Wednesday, June 19, 2013

Dept probes how Myanmar nationals got fake UNHCR cards

A policeman keeping an eye on Myanmar nationals rounded up at the Selayang market.
A policeman keeping an eye on Myanmar nationals rounded up at the Selayang market
KUALA LUMPUR: The Immigration Department is investigating how 307 people, who were among 1,054 Myanmar nationals rounded up here last week, had fake United Nations High Commission for Refugees (UNHCR) Malaysia cards and documents.
Its Kuala Lumpur enforcement chief James Musa Singa said officers were interviewing them to ascer­­-tain the source of the forged documents.
“We want to know who are involved. Investigations are still in the early stages, I can’t say more.
“The findings will be forwarded to the Attorney-General’s Chambers in two weeks,” he said, adding that the matter would come under theCriminal Procedure Code.
On Friday, 1,000 Myanmar nationals were picked up by a police task force following clashes between Myanmar Muslims and their Buddhist counterparts.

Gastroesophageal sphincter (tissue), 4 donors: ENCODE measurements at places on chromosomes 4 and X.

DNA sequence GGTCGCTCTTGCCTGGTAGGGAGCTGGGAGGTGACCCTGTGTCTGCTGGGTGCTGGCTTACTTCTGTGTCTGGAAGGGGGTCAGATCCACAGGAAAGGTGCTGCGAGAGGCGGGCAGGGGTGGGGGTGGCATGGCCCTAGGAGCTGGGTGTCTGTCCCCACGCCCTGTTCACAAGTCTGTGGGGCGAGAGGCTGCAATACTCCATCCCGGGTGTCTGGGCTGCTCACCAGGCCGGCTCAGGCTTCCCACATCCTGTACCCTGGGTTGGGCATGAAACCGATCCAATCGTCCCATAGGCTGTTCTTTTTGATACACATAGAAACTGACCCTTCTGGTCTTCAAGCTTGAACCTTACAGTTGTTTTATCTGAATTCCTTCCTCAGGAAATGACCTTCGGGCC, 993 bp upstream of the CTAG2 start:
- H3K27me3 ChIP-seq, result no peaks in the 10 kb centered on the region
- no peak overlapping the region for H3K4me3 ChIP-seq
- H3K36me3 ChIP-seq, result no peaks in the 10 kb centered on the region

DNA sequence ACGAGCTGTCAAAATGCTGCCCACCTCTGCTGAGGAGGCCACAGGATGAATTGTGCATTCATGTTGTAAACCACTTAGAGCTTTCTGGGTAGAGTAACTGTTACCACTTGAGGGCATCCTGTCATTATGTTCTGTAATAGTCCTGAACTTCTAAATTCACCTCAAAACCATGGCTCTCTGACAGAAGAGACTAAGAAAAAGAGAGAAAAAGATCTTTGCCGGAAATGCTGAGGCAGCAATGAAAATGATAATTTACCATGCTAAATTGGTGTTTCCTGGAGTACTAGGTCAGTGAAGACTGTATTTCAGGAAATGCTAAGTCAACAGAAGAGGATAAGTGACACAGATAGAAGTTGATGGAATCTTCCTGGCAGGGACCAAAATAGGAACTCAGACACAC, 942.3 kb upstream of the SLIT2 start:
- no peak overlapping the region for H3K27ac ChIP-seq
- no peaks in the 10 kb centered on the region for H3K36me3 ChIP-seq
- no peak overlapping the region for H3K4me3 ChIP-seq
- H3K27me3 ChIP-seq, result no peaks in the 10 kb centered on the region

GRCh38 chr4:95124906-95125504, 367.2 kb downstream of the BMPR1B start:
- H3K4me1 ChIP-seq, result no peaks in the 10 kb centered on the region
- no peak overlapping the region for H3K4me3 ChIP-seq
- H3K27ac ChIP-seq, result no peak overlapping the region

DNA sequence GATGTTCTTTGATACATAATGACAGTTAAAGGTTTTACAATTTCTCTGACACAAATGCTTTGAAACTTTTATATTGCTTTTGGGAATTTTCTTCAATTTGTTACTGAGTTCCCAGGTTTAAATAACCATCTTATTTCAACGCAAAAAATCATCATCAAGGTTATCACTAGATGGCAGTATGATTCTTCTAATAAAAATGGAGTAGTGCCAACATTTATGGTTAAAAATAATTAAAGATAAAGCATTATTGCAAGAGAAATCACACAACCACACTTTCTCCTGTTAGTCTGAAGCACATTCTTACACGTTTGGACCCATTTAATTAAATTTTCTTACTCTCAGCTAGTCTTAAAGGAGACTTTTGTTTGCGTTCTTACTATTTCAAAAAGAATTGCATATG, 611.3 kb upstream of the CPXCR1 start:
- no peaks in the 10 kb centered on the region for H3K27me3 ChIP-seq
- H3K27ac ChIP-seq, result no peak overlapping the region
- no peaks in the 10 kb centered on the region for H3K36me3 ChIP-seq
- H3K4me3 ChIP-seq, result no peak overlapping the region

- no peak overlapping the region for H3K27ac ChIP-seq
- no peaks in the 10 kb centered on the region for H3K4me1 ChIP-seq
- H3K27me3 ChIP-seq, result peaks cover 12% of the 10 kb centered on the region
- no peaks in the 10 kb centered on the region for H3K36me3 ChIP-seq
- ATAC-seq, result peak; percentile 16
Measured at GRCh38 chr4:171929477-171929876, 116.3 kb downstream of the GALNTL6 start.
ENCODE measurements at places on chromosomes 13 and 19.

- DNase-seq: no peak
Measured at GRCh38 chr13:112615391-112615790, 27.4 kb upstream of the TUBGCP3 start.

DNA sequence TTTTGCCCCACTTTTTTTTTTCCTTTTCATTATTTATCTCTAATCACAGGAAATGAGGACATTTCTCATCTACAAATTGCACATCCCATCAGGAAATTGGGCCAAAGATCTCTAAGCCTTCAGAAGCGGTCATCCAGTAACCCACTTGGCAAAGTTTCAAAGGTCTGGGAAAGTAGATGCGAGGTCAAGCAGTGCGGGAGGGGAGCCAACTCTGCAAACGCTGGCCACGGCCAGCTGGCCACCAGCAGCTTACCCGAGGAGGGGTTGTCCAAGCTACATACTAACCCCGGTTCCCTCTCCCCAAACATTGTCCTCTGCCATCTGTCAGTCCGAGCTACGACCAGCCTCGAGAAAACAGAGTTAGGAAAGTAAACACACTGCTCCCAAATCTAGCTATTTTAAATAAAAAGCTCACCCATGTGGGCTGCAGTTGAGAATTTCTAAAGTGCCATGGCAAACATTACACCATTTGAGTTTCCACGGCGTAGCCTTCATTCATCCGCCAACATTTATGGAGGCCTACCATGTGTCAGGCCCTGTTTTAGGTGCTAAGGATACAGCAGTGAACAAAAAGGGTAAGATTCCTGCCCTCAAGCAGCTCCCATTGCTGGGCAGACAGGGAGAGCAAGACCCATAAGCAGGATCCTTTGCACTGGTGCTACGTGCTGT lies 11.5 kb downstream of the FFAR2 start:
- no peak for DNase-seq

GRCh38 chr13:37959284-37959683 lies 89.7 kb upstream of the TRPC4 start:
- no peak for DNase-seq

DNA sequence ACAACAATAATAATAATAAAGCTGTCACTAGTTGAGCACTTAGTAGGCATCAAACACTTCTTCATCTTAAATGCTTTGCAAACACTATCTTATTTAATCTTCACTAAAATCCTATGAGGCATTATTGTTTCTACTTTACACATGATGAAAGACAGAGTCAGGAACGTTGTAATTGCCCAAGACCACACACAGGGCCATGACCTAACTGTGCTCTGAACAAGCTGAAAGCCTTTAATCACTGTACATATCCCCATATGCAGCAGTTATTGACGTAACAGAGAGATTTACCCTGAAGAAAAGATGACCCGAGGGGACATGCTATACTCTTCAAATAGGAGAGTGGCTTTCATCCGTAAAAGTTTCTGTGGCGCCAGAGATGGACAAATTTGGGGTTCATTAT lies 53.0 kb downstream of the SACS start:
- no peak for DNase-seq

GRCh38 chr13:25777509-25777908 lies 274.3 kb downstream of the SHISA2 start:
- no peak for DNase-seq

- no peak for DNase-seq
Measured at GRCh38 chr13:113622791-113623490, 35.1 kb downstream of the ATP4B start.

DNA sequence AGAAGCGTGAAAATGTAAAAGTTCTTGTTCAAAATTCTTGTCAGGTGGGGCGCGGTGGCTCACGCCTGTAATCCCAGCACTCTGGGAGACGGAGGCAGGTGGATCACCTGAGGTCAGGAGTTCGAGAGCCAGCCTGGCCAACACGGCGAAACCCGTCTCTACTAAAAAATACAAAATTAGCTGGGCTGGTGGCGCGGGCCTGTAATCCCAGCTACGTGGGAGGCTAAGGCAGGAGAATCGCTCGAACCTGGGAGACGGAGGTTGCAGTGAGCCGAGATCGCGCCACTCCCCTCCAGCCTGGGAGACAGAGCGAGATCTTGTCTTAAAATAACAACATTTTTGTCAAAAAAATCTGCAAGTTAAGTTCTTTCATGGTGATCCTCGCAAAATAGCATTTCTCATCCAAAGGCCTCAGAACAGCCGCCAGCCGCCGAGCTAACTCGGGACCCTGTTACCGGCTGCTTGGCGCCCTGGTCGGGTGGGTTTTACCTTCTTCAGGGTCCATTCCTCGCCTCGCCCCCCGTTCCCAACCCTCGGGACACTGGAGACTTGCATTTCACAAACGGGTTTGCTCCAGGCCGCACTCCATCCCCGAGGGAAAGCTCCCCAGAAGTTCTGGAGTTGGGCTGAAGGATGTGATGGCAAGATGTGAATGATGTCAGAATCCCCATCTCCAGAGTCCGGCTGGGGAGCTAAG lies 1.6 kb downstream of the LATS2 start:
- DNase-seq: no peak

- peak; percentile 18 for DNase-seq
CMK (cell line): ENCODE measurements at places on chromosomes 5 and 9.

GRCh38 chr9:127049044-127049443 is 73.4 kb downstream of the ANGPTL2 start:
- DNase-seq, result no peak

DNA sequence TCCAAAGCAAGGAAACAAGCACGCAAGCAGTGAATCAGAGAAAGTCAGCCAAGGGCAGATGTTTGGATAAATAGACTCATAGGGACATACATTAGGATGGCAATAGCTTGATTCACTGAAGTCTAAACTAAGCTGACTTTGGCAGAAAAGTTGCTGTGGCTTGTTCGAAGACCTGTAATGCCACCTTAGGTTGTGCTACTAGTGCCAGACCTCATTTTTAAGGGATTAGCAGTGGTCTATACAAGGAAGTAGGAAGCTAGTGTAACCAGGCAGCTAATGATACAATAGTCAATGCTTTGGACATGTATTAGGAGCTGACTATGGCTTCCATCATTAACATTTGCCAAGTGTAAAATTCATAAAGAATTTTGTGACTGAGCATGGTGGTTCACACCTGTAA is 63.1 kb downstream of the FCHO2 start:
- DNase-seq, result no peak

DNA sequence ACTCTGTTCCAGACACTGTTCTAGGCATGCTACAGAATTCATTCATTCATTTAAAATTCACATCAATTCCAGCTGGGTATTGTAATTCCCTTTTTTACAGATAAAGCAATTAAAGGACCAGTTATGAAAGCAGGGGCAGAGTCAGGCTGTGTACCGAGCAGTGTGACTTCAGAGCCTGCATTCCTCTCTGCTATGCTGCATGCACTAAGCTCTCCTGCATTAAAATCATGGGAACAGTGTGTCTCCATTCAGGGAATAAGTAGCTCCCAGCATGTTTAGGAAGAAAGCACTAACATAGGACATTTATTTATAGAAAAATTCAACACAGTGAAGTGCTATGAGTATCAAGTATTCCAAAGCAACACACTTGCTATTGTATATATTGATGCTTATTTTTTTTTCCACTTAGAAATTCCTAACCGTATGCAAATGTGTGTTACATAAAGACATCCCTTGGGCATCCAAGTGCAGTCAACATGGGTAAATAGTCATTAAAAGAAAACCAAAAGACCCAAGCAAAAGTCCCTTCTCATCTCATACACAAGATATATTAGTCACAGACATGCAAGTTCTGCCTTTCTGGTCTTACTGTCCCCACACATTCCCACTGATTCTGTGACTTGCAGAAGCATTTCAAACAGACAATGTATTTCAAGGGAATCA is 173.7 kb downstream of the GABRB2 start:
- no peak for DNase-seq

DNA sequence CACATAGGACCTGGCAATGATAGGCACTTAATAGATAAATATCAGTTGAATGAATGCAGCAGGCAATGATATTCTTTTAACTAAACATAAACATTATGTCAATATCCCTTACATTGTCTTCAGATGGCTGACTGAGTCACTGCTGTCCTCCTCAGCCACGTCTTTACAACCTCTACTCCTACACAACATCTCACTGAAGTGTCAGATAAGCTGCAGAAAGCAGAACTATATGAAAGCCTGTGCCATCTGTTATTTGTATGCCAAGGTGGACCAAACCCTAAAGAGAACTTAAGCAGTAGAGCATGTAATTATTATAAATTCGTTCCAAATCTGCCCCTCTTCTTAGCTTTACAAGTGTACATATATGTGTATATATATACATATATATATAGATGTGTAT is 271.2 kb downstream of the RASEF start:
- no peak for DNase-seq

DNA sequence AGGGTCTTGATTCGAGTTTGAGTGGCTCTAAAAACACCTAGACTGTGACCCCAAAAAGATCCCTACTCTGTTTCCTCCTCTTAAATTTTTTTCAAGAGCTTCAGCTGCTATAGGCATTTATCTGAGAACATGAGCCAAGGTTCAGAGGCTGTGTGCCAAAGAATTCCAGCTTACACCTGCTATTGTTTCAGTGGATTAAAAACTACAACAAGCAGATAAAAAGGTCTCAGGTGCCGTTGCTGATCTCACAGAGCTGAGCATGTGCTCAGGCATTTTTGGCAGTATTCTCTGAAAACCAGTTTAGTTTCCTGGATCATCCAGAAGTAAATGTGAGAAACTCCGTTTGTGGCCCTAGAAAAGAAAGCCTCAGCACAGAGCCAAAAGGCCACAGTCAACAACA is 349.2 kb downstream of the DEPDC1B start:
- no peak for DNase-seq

It was found that 196 of them did not have proper documents while 57 held fake UNHCR Malaysia cards.
On Saturday, police detained another 54 Myanmar nationals in Cheras, Brickfields and Sentul.
UNHCR spokesman Yante Ismail said it was cooperating with the police in its investigations but clarified that some of those who carried fake documents could still have a valid refugee claim.
“If they are in need of international protection but have not registeredwith us, UNHCR will still advocate on their behalf against arrest and deportation for immigration offences until their refugee claims can be verified,” she said.
Kuala Lumpur deputy police chief Senior Asst Comm Datuk Amar Singhsaid the conflict between the ethnic groups had ended after talks between their leaders. “Things are quiet for now after we warned them to stop fighting. We are closely monitoring the situation,” he added.
Rohingya Society of Malaysia deputy president Abdul Ghani Rahmanconfirmed that the conflict had eased, urging the opposing group, which he called the “969” movement, to respect the rule of law.
“We have no problem with them and we have no heart to fight. I hope they can see this problem and heed the police advice to abide by the law,” he said.
Myanmar Ethnic Rohingya Hu­­man Rights Organisation Malaysiapresident Zafar Ahmad Abdul Ghani urged the authorities to take further steps to ensure the safety of Myanmar nationals in the country.
Seven clashes were reported involving Myanmar nationals in Kuala Lumpur and parts of Selangor between May 30 and June 4